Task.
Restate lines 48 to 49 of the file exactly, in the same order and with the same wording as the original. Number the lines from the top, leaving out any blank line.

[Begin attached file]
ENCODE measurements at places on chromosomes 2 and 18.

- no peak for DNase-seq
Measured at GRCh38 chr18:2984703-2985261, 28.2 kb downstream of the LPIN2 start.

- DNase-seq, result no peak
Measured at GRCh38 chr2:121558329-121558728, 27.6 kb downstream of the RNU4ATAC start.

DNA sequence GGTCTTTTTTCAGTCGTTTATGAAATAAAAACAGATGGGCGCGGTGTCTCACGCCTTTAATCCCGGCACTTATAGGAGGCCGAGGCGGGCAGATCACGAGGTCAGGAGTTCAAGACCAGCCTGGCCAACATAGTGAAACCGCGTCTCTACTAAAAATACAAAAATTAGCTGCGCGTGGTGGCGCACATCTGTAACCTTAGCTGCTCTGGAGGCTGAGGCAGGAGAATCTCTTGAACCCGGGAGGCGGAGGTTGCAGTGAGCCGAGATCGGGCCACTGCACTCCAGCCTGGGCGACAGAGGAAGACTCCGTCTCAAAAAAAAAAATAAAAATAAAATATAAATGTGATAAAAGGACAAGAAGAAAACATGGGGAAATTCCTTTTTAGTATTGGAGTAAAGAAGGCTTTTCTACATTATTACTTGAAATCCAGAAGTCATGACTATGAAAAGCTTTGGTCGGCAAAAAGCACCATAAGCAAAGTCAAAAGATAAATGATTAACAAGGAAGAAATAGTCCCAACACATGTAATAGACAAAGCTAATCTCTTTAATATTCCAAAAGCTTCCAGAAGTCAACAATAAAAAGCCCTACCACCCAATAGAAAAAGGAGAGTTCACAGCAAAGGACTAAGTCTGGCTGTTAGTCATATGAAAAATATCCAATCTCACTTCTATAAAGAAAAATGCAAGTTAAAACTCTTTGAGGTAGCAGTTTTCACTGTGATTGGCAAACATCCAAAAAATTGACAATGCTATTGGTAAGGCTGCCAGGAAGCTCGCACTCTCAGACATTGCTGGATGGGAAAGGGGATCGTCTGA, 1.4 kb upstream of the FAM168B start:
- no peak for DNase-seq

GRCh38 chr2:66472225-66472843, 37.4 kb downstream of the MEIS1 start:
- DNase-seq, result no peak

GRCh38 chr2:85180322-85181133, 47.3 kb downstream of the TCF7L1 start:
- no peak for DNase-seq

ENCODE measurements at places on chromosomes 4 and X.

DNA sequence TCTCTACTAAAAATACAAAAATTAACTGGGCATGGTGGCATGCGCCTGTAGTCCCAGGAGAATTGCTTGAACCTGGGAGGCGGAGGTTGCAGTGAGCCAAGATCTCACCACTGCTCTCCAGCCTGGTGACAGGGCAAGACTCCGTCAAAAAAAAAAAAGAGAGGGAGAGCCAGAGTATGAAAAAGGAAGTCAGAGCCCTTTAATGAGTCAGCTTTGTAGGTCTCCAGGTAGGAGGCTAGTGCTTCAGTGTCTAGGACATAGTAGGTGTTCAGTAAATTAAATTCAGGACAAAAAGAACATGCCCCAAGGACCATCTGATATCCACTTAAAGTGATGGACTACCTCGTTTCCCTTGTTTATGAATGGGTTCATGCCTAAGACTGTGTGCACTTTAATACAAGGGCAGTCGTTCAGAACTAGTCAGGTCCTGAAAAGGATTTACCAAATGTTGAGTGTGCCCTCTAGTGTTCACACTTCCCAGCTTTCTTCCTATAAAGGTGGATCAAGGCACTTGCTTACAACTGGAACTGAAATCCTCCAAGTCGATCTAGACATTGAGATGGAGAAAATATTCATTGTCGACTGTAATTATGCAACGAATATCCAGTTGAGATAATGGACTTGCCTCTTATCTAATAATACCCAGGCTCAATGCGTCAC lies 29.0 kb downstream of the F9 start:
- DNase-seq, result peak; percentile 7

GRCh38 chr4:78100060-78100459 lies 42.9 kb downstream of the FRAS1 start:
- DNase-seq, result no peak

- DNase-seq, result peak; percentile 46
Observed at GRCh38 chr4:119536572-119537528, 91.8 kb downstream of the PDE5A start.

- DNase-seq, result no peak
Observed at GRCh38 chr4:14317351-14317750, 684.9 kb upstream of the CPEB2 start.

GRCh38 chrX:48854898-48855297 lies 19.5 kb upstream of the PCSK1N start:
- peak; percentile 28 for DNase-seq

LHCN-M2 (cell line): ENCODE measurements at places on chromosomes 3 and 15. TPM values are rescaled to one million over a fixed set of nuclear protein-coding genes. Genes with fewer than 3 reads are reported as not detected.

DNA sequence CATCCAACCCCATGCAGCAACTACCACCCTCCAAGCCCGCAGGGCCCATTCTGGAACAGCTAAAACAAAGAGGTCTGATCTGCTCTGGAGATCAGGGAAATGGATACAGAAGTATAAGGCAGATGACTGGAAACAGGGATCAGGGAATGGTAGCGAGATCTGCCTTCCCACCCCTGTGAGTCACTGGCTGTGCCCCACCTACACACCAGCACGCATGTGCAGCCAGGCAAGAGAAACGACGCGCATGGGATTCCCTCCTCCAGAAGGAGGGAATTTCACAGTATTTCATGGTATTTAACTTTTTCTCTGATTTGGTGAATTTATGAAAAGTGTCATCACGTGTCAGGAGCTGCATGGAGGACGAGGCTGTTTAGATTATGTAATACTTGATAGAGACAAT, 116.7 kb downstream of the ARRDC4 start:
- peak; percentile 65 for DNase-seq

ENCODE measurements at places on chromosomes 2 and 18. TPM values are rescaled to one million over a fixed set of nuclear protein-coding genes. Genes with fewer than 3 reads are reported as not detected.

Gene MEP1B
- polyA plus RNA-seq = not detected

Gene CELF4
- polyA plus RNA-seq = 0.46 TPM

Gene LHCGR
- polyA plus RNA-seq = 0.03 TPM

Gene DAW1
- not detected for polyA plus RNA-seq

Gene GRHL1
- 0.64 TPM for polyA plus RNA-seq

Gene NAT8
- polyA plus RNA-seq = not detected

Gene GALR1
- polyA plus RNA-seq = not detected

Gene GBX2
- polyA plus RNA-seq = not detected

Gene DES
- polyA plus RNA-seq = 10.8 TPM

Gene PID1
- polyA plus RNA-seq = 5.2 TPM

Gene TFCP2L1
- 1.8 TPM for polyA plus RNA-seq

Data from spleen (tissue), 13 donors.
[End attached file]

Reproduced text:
- 1.8 TPM for polyA plus RNA-seq

Data from spleen (tissue), 13 donors.